Hyperventilation can happen to anyone. Usually, adults breathe at eight to sixteen breaths per minute. A breathing rate exceeding sixteen breaths per minute is characteristic of either hyperventilation or tachypnea (rapid shallow breathing). While tachypnea and hyperventilation are sometimes considered to be the same, hyperventilation is usually related to stress or anxiety.
How is hyperventilation treated?
Treatment for hyperventilation is aimed at increasing carbon dioxide levels in the blood, usually by adjusting your breathing rate. Seeking reassurance from nearby people or reducing stress may help you cope with anxiety or panic. You can also increase carbon dioxide levels and decrease your oxygen levels by pursing your lips or breathing through a single nostril or breathing into a paper bag. Long-term care for hyperventilation includes psychiatric help, breathing exercises, relaxation techniques, and physical exercise. In serious cases, medication may be prescribed to treat hyperventilation.
Hyperventilation is treated by increasing the amount of carbon dioxide in the blood. This can usually be accomplished by changing breathing patterns. In serious cases, medication may be required to treat hyperventilation. Psychological counseling is beneficial to patients with anxiety or panic disorders that lead to hyperventilation
Current thinking suggests that the syndrome might better be termed behavioral breathlessness or psychogenic dyspnea with hyperventilation as a consequence rather than as a cause of the condition. It is also recognized that some patients may be physiologically at risk of developing psychogenic dyspnea.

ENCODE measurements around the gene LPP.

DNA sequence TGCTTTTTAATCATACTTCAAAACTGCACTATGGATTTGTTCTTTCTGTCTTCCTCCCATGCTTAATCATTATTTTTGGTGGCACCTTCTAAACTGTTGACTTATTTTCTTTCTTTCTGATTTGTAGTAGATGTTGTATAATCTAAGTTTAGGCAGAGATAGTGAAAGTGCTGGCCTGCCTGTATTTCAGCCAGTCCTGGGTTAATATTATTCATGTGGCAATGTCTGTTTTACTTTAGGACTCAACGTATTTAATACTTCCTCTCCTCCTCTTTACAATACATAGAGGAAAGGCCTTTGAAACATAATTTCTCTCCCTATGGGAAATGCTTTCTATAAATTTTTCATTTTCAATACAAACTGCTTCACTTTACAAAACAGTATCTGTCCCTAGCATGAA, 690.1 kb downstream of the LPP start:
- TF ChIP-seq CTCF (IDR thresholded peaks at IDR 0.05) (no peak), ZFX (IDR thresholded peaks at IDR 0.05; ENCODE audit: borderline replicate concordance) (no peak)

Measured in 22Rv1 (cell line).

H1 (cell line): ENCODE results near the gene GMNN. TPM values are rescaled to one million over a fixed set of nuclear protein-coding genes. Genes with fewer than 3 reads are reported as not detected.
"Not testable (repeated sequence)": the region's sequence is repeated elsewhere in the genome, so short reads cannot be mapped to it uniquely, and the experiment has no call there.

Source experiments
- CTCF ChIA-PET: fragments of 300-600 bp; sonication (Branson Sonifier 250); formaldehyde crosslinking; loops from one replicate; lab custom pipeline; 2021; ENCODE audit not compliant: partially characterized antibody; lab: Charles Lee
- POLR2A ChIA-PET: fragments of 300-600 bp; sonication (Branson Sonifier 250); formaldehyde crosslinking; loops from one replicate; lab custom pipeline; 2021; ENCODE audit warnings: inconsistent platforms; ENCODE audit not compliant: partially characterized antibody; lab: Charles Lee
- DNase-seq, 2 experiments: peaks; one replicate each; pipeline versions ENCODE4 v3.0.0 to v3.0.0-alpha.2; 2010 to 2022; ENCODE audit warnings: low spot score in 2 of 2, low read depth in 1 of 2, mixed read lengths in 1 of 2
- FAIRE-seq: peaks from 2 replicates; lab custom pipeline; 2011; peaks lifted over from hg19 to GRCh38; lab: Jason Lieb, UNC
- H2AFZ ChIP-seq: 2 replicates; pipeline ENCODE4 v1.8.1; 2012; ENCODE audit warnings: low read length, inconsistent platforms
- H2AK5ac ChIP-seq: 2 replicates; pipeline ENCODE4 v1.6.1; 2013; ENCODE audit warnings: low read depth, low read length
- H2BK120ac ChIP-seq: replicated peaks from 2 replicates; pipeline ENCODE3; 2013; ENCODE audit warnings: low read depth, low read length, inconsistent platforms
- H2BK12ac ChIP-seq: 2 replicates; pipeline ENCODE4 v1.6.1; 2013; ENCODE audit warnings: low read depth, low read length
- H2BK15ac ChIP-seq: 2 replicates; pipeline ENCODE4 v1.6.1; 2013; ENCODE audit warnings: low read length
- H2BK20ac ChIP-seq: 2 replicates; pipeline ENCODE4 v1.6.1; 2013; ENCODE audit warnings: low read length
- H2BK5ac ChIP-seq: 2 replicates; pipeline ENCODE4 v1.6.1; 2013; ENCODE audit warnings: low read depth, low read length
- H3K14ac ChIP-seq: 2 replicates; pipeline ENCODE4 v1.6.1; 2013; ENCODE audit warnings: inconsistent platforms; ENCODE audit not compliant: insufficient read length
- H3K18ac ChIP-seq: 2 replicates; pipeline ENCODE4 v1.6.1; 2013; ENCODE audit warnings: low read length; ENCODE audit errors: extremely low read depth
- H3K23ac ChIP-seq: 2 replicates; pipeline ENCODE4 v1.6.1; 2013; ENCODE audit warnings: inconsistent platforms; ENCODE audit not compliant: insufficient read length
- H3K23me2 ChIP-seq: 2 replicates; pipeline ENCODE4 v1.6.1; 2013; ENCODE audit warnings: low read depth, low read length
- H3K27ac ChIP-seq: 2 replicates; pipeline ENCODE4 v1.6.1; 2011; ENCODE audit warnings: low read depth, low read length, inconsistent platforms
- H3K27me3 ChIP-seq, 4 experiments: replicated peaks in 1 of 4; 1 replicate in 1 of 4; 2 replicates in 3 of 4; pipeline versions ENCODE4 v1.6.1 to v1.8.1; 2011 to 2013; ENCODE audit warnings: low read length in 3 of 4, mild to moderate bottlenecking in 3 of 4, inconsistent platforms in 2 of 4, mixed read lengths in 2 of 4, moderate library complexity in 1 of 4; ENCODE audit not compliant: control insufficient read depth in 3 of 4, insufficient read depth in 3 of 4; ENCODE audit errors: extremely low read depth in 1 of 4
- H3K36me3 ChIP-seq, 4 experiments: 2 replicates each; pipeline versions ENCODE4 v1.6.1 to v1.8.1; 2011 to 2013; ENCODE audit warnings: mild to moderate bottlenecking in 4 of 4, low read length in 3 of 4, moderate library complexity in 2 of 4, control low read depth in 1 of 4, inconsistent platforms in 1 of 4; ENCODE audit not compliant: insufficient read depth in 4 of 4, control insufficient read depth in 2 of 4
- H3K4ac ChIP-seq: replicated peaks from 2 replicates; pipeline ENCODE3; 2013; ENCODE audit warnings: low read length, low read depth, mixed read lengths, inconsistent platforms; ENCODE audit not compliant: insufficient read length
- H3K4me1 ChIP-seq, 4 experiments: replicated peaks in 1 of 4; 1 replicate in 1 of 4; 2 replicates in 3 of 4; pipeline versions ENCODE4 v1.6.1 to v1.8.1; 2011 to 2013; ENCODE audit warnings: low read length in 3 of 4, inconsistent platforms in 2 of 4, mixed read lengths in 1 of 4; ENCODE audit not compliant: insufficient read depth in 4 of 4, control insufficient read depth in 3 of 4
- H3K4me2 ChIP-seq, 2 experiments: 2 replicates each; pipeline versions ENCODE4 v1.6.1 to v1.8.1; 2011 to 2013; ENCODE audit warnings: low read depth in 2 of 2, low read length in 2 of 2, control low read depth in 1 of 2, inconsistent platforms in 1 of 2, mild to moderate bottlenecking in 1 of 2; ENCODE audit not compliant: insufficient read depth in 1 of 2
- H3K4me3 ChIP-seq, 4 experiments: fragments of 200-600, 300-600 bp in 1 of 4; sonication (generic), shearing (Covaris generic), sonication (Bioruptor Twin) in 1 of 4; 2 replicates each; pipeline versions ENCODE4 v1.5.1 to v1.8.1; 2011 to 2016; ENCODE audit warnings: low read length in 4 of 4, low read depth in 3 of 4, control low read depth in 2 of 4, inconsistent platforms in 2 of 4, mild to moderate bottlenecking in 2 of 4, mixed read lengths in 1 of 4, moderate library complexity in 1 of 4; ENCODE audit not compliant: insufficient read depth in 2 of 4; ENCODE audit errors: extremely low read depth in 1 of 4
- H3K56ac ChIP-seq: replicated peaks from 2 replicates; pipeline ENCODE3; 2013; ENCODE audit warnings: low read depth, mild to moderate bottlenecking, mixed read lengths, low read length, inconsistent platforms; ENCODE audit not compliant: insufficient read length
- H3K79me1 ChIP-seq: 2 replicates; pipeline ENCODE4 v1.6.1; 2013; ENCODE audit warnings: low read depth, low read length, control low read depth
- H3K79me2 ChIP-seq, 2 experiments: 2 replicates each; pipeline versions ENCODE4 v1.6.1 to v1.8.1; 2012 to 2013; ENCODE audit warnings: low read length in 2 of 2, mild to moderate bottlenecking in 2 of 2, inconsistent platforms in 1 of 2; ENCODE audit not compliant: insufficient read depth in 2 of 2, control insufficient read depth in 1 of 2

Symptoms of hyperventilation syndrome and panic disorder overlap considerably, although the two conditions remain distinct. Approximately fifty percent of patients with panic disorder and sixty percent of patients with agoraphobia manifest hyperventilation as part of their symptomatology, whereas only twenty five percent of patients with hyperventilation syndrome manifest panic disorder.
Your doctor will look for other medical illnesses before diagnosing hyperventilation syndrome.
If your doctor has explained that you hyperventilate from anxiety, stress, or panic, there are steps you can take at home. You, your friends, and family can learn techniques to stop you from hyperventilating when it happens and to prevent future attacks.
If you start hyperventilating, the goal is to raise the carbon dioxide level in your blood, which will put an end to most of your symptoms. There are several ways to do this:
Get reassurance from a friend or family member to help relax your breathing. Words like "you are doing fine," "you are not having a heart attack," and "you are not going to die" are very helpful. It is extremely important that the person helping you remain calm and deliver these messages with a soft, relaxed tone.